Today, I celebrate the first anniversary of Program Management for Open Source Projects. It officially hit the shelves on July 19, 2022. I am proud of the work I put into it and I’m honored that so many of you were willing to buy a copy. Thank you!
Of course, a book is rarely the end. Since I launched this site in early 2022, you’ve told me about the parts that are meaningful to you on LinkedIn, Facebook, and Mastodon. We’ve connected at conferences, and I’ve been invited to give several talks to companies and open source projects. (I can talk to yours, too, just let me know!)
Do you feel differently a year out than you expected to feel prior to publication?
I’m not sure how I expected to feel. There’s a sense of relief that the book is done, but I think I expected that. Writing books is much better in the past tense. I definitely didn’t expect the number of times I’d use it as a reference for myself.
What did you edit out of this book? Do you regret it?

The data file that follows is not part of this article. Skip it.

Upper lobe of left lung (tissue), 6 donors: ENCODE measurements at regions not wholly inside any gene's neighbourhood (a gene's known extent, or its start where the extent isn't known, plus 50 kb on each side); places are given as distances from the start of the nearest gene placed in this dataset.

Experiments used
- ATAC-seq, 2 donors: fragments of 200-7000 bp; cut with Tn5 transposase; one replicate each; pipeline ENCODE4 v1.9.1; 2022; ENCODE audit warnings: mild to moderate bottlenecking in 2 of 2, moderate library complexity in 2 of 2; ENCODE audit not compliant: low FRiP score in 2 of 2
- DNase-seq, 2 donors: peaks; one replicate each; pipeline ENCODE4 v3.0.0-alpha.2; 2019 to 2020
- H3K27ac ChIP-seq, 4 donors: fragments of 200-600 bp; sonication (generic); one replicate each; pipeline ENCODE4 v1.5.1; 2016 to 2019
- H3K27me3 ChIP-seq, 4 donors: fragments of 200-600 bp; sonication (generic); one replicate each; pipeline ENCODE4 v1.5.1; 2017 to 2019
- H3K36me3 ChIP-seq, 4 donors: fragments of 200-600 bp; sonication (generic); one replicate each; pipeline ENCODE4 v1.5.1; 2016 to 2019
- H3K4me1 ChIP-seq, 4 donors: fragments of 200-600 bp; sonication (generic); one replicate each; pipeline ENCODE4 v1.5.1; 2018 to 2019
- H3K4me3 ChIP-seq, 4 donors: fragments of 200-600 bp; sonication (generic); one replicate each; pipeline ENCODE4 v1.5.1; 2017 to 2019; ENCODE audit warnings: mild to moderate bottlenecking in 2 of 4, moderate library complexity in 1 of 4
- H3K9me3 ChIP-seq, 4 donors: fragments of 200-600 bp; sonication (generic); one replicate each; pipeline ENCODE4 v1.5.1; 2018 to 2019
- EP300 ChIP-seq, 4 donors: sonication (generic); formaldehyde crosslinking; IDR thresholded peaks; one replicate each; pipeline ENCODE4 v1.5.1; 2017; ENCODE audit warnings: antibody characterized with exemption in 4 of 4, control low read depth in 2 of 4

I didn’t edit out much of substance. There were a few parts where I cut really obscure references that only I would understand. I also cut out a little bit of the first few chapters when we rearranged them because they no longer fit cleanly.
What do you wish you had included in the book?
I’d have liked to include details on specific tools in the appendix. But software moves quickly and I knew it would be out of date before the ink dried.
I intentionally kept the scope of the book relatively narrow. I wanted to focus on the engineering program management aspects. There are a lot of books about leadership, community building, and so on. But those are important parts of the role, and I sometimes wonder if I should have accepted the overlap.
How do you handle negative feedback from your editor? How does it help you grow as a writer?
I was lucky to draw Michael Swaine as my editor. He was incredibly supportive. I never got what I’d call “negative” feedback from him. That’s good because my ego is remarkably fragile. Mike’s feedback was always “here’s how you could make this better” not “this is awful.”
I think the most valuable lesson I learned from him is the “hero’s journey” style that the Pragmatic Bookshelf uses. I’ve found myself writing in a way that guides the reader instead of lecturing at them ever since.
How awesome is your wife?
She’s the best. And not just because she subscribes to the newsletter.